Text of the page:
P.S. Will you help me and join a “test” zoom video call at 1:30pm this Saturday 3/21? Just follow the instructions above, except do it at 1:30pm on this Saturday!  Thank you

 

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A Time for Creativity

Fear. Anxiety….these are totally normal responses to the pandemic we find ourselves in.  Our “lizard brains” go into overdrive– sometimes in helpful ways, sometimes not.  That’s why I made this video, because laughter is great for helping us get out of our ruminating and anxious ruts:  Out-Takes of Minister Trying to Connect with Congregation During COVID-19 Pandemic

But in all seriousness, this is a time for creativity.  We may need to take physical space from groups in order to care for one another, but we do not need to isolate or be disconnected.  You all know I have mixed feelings about social media and the various ways technology is impacting human relationships. And I have no doubt that at this moment, social media and other technologies are a blessing– ways to connect even as we take physical space.  How quickly our opinions change!

A church member has created a special facebook group for church members and friends to post brief video check-ins.  If you are not familiar with the video-taking technology on your phone, use this time to try to learn!  The church is going to be trying to use our Zoom video-conferencing program for meetings and maybe even worship, so start experimenting with Zoom as well.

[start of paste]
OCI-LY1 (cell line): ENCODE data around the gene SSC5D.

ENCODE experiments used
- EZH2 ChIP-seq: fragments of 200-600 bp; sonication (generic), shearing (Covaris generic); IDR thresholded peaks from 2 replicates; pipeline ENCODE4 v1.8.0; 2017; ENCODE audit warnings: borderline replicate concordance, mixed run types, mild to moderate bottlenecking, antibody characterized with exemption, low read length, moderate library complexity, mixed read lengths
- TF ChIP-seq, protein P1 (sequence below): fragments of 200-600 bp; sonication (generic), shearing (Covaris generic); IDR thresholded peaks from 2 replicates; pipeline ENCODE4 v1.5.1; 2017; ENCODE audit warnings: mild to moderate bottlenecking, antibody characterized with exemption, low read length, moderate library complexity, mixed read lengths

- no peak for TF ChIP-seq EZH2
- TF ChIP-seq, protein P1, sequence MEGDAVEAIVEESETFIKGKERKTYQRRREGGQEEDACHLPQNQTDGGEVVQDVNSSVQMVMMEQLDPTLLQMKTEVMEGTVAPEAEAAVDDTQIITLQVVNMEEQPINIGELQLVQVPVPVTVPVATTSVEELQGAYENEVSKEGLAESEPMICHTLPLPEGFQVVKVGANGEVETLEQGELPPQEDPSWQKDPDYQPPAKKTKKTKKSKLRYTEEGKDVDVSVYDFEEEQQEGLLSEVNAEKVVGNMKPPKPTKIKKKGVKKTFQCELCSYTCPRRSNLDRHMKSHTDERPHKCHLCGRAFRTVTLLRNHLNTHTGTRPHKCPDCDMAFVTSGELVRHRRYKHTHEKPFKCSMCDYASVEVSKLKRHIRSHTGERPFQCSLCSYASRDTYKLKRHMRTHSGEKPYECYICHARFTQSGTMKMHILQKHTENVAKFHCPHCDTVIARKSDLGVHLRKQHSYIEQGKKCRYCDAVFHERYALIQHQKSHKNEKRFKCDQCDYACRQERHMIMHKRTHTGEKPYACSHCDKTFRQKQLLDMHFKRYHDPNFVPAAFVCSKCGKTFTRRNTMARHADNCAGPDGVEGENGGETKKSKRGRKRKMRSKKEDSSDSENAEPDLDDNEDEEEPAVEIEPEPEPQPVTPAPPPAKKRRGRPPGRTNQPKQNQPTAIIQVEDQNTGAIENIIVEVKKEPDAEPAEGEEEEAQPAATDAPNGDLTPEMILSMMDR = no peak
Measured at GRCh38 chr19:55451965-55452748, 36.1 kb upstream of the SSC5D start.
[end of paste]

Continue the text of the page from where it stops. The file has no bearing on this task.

I know these are strange, scary times.  Now that we have to suspend so much of our usual patterns of living, we also have an opportunity to invite new ways of beings into our lives.

This Sunday– ONLINE WORSHIP ONLY! (details to come).  Effective as of Friday morning 3/13/20, UUFSC is temporarily suspending all in-person gatherings over 10 people until further notice, including Sunday morning worship and youth spiritual formation. We are following new guidelines put out by California Department of Public Health on Wednesday evening March 11th 2020. You can read these guidelines by clicking here. We are going to try to do a Facebook LiveStream on the church’s facebook page. More details to come on this– please check your email and/or the church Facebook page Saturday afternoon for details on how to access the online experience.  This will NOT be a polished production but an adventure in learning how we can connect even when we are farther apart. 

We Are Not As Smart As We Thought
Wisdom is different than knowledge or information– it offers guidance about
 how to live, often in ways we strive and/or struggle to fulfill.  When was a
 time when you thought something was true, but then later gained a deeper understanding?  Worship leaders:  Brian Wise, Todd Whiteley, Rev. Darcy and Sue Cotter.

 

How To Care for Ourselves, Our Community,and the Interdependent Web During COVID-19 Pandemic

Wed March 11th 1:30pm

How To Care for Ourselves, Our Community,and the Interdependent Web During COVID-19 Pandemic

Dear UUFSC Community,